First and foremost, ensure that you perform your work as well as possible. If the employer still has criticisms about your performance, evaluate whether those criticisms are valid.
It may be the case that the employer has set unrealistically high expectations or demands for your performance. It is not uncommon for employers to have expectations that do not align with the job description.
If the criticism of your performance is valid, make an effort to improve and seek assistance from your employer if necessary.

If the employer's criticism is unjust, communicate this to them. It is advisable to counter the employer's criticism in writing whenever possible, so that you can demonstrate in case of a legal proceeding that you previously objected to the employer's allegations.
It is also important not to sign performance reports as "accepted" if you disagree with the criticisms. In such cases, sign them as "received only."

Labor Court Decides in Cases of Poor Performance Termination, Termination agreement

Especially in cases of termination due to underperformance, emotions can run high. However, most cases are resolved through mutual agreement, with or without the assistance of lawyers. The solution may involve adjusting the work or expectations, offering a different position, or a termination settlement, including a severance package. Regarding mutual termination agreements, ask our specialists to help you. We can negotiate an attractive dismissal scheme for you.

In cases where the employer and employee cannot resolve the issue mutually, the employer can bring the matter of underperformance termination before the labor court.

If the labor court believes that there is no (serious) underperformance or that an adequate improvement trajectory has not been followed, the requested termination will be denied. Also, if the labor court believes that the employee can be redeployed within the employer's company, the requested termination will be denied.

Severance Pay in Cases of Underperformance Termination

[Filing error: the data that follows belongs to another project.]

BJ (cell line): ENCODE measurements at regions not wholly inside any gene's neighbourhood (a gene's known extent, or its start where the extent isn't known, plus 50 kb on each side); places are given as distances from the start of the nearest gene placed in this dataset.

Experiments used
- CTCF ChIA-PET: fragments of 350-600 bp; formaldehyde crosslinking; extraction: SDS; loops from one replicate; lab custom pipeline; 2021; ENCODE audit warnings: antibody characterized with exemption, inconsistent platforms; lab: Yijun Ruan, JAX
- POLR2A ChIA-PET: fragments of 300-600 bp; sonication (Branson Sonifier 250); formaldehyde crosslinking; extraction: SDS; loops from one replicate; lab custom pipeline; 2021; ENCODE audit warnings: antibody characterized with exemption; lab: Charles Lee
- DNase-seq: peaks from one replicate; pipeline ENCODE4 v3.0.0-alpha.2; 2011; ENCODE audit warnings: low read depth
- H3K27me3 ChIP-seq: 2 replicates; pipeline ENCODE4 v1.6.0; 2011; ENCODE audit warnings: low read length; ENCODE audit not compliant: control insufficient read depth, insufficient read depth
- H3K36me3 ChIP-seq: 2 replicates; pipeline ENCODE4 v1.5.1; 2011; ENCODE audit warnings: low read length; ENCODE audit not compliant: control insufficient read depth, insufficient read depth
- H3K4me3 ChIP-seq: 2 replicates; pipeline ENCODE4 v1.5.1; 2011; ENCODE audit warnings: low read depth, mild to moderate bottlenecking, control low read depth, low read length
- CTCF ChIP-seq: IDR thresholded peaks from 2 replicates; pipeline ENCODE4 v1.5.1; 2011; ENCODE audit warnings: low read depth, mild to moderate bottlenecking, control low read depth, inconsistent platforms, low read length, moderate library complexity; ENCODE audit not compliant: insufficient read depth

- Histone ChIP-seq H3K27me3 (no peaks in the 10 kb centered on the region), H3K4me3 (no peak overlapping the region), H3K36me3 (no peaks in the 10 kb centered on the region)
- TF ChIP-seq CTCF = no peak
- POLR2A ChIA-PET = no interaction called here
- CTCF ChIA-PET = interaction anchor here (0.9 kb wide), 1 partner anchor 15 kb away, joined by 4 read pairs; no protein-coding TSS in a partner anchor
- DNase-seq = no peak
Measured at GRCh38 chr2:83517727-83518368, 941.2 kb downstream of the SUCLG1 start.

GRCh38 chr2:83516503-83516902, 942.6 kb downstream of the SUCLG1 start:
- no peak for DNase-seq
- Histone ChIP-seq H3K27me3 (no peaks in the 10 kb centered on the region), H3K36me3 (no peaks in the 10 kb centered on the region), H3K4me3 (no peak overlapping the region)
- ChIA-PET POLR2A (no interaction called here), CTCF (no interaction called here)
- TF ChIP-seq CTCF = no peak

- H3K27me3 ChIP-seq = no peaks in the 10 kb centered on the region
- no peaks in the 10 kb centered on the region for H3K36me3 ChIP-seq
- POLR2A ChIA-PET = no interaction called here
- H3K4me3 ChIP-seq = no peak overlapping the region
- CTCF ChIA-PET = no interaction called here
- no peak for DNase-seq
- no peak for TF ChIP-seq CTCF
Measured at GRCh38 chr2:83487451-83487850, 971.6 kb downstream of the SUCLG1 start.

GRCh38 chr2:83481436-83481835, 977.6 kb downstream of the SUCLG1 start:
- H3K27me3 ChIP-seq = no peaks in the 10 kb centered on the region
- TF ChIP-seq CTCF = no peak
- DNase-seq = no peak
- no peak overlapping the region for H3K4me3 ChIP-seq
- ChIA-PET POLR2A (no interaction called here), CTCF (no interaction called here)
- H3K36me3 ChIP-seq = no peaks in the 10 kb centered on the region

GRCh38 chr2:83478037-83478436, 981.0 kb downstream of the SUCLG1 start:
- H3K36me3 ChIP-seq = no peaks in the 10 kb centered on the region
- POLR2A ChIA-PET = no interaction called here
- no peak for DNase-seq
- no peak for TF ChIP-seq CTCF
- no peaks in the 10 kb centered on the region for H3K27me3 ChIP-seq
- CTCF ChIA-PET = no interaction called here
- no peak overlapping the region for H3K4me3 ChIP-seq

The labor court is not free to determine the severance pay to be awarded if the termination request is granted. The employee is entitled to the statutorily defined severance pay, which amounts to 1/3 of a month's salary for each year worked. If there is serious culpable behavior on the part of the employee, they will not be entitled to severance pay. However, the labor court can award an additional compensation to the employee if the employer has acted seriously wrongfully or negligently.

Is a higher compensation possible through negotiation?

Even if an employee is terminated for underperformance, they will almost always be entitled to the statutory severance pay. The amount of severance pay is calculated based on the length of employment.
The severance pay amounts to 1/3 of the gross monthly salary for each year worked.

Because stringent requirements are imposed on terminations for underperformance, our lawyers frequently succeed in securing higher severance pay for employees than what the law prescribes or what the employer offers. So, if you want a higher compensation, call or email us. 

You are an employer

If you are an employer, you will need to follow a precise step-by-step plan to terminate an underperforming employee. If you make mistakes during this process, the termination will not be granted. Avoid errors and order our dismissal checklist for underperformance by clicking on underperformance.

Take Immediate Action for a Higher Compensation

Is your employer trying to dismiss you, or do you want to dismiss an employee? Seek immediate assistance from our dismissal specialists. Call 0900-123-7324 or email us. The first advice is free for dismissal due to underperformance.